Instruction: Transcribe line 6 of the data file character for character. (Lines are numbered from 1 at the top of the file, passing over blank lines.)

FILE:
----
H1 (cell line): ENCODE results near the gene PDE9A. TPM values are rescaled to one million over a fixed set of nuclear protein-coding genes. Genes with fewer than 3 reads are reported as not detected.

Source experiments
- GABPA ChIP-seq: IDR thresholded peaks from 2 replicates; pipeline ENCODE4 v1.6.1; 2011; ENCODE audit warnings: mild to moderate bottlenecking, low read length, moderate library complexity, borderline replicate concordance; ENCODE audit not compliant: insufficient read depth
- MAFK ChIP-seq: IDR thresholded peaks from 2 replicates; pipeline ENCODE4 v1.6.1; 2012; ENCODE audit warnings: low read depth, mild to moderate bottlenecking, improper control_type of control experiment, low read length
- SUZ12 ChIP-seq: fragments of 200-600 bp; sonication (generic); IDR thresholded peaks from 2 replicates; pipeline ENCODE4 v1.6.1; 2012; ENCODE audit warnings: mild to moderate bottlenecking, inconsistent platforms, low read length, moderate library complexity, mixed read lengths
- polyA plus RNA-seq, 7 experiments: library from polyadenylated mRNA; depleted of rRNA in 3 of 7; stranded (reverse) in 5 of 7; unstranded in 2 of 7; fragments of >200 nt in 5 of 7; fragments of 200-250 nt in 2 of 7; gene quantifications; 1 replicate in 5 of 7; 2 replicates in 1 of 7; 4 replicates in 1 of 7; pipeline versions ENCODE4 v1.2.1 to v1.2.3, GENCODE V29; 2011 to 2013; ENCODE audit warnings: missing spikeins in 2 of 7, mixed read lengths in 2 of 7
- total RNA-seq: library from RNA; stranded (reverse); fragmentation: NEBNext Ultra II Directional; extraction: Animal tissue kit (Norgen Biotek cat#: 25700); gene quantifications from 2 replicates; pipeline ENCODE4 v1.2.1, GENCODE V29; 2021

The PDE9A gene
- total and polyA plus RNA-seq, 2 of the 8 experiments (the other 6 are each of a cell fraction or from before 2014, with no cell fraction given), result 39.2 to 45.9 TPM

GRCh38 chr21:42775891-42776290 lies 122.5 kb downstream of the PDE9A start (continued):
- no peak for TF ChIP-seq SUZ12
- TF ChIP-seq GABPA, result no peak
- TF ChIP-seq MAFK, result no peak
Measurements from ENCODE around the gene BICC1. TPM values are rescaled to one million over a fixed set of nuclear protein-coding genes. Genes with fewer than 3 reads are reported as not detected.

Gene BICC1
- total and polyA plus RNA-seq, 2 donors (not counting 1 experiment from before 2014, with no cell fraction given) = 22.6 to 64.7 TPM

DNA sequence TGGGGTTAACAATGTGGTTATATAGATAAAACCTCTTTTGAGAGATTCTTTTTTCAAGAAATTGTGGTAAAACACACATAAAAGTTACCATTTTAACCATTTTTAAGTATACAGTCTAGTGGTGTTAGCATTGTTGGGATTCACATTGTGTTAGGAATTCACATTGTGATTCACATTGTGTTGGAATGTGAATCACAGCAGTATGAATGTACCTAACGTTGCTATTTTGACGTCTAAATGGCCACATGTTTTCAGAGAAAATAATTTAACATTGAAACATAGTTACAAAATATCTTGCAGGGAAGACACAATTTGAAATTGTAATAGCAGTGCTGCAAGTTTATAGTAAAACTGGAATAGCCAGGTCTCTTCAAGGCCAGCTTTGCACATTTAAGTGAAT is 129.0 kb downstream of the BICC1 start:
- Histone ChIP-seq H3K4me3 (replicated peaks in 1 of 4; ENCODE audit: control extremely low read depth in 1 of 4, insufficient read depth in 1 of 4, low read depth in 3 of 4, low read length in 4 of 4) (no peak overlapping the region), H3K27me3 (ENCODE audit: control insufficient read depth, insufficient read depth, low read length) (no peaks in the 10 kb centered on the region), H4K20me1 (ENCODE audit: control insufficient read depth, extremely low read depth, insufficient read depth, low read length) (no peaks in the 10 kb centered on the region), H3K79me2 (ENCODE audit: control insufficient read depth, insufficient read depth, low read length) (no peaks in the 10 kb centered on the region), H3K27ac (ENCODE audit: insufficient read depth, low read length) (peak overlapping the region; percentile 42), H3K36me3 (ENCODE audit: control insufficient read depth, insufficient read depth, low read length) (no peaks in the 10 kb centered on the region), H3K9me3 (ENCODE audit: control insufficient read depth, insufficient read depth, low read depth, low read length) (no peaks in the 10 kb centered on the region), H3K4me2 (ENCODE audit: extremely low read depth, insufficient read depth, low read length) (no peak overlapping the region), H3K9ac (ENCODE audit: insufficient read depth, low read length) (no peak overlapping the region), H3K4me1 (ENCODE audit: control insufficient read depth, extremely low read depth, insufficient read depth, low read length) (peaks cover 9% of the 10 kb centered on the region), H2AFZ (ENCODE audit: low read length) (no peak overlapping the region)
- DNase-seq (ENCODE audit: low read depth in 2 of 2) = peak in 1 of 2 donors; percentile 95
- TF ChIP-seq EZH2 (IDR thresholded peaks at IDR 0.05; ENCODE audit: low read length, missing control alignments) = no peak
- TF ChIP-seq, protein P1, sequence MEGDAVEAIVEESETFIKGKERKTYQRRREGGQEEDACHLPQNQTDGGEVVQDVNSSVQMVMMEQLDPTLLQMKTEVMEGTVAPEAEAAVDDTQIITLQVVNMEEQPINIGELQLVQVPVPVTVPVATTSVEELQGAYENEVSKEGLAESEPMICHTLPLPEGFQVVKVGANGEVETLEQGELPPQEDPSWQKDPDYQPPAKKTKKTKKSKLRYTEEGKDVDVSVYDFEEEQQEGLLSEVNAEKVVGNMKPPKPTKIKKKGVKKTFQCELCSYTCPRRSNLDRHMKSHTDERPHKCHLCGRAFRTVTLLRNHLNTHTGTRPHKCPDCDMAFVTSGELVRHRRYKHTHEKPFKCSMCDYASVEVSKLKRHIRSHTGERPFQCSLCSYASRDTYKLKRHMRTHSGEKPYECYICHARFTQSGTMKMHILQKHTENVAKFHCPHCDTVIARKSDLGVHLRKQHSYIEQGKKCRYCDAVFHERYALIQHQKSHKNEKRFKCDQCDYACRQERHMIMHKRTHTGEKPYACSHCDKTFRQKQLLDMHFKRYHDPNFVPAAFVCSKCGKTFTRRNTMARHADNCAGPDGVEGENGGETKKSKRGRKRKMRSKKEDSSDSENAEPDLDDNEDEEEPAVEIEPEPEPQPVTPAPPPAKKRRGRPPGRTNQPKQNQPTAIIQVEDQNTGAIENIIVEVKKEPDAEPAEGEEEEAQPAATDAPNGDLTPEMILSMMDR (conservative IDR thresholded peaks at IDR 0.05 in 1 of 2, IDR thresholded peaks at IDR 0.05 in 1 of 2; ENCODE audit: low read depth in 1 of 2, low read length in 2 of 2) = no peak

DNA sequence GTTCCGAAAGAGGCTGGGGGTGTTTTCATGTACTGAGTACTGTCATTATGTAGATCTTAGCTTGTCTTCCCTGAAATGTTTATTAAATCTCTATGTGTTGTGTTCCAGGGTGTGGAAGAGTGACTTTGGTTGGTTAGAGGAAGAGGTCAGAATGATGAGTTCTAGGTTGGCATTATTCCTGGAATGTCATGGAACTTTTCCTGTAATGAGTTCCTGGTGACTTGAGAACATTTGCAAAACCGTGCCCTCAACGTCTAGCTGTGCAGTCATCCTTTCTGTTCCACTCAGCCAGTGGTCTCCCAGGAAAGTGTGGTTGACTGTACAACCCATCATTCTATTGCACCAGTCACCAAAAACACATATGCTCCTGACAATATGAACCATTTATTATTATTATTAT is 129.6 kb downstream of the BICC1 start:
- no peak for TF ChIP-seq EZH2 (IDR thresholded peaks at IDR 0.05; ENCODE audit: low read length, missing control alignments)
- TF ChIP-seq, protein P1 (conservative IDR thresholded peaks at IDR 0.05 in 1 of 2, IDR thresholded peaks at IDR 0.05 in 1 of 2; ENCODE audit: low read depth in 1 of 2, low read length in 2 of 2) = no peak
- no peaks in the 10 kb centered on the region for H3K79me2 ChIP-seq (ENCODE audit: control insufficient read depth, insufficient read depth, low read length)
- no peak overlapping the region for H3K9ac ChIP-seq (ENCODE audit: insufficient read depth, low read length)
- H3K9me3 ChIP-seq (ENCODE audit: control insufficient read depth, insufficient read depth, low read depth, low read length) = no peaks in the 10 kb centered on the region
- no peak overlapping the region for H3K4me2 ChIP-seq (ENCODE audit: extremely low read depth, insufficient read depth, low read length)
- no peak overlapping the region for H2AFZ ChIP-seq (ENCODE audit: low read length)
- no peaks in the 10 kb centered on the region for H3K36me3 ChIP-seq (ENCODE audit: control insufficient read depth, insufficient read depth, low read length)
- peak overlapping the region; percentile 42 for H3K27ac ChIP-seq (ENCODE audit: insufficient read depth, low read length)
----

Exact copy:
- polyA plus RNA-seq, 7 experiments: library from polyadenylated mRNA; depleted of rRNA in 3 of 7; stranded (reverse) in 5 of 7; unstranded in 2 of 7; fragments of >200 nt in 5 of 7; fragments of 200-250 nt in 2 of 7; gene quantifications; 1 replicate in 5 of 7; 2 replicates in 1 of 7; 4 replicates in 1 of 7; pipeline versions ENCODE4 v1.2.1 to v1.2.3, GENCODE V29; 2011 to 2013; ENCODE audit warnings: missing spikeins in 2 of 7, mixed read lengths in 2 of 7